Tag Archives: political

The Mystery of Princess Louise, by Lucinda Hawksley

Published 2013, 349 pages.

An excellent read which covers the relatively unknown life of Princess Louise, Queen Victoria’s second youngest daughter.

  • Was an accomplished sculptor, although some say she didn’t do the time consuming finishing off work of her sculptures.
  • Didn’t like being under Queen Victoria’s thumb and was rebellious
  • Argumentative with her younger sister Beatrice until they were both elderly
  • Compassionate to others through Albert’s guidance during childhood. She was a nurse and helped with many charities.
  • Excellent cook and didn’t mind helping out
  • Controversially had a lover (fellow sculptor)
  • Spent a lot of time in Canada with husband John Douglas Sutherland Campbell,
  • Suffered many deaths of her friends and family
  • Ate little to stay thin (had three brussel sprouts at one dinner) as she wanted to avoid the “Hanoverian” figure of her mother. Louise was in better health than younger sister Beatrice who was overweight
  • The author paints a bad image of Queen Victoria as an over authoritative controller of her off-spring, even more so when they were adults.
  • Louise had a very progressive view of women’s role in society, should be able to become professionals.
  • attractive and popular with public, appeared often in public.

Conclusion

It’s good to read a few books on the same subject and get a different view of the history that is covered, and this book gives a perspective of someone else in the royal family besides Queen Victoria.

 

Animal Farm, by George Orwell

Published 1945, 119 pages.

I first read this in high school way back in 1978, and as my son had to study if for Year 10 it was a good time to read it again.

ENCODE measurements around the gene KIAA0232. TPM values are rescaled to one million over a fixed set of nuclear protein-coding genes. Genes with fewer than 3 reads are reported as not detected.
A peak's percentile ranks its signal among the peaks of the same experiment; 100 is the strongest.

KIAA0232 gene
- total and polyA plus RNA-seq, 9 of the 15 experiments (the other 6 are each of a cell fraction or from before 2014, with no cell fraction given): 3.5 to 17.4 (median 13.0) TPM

For this edition I read the notes and it’s interesting to get the background story. The book was controversial and getting it published was a difficult process. A shortage of paper after World War II didn’t help.

Orwell with the book wished to make the point that revolution wasn’t bad, but  success relies on the leaders serving the common good and not themselves. Leaders can get greedy, especially once they cement themselves into the position of power. The common people need to be able to expel leaders that no longer serve them.

British Press

In Appendix 1 Orwell laments that the British Press (especially the “high brow” end) are reluctant to offend Russia. This may be so as not to make political negotiations difficult for the British government. He says that one publisher started to accept the book until they consulted with the Ministry of Information. It’s hard to imagine a government censoring such a book, but talk of censoring the internet now is becoming less imagination and more reality.

Conclusion

A classic book to read, which must be on a number of “bucket” lists by now. The parts where Squealer uses “facts” to keep the other animals ignorant about what is really going on reminds me of the current political situation in the United States. Dangerous times indeed.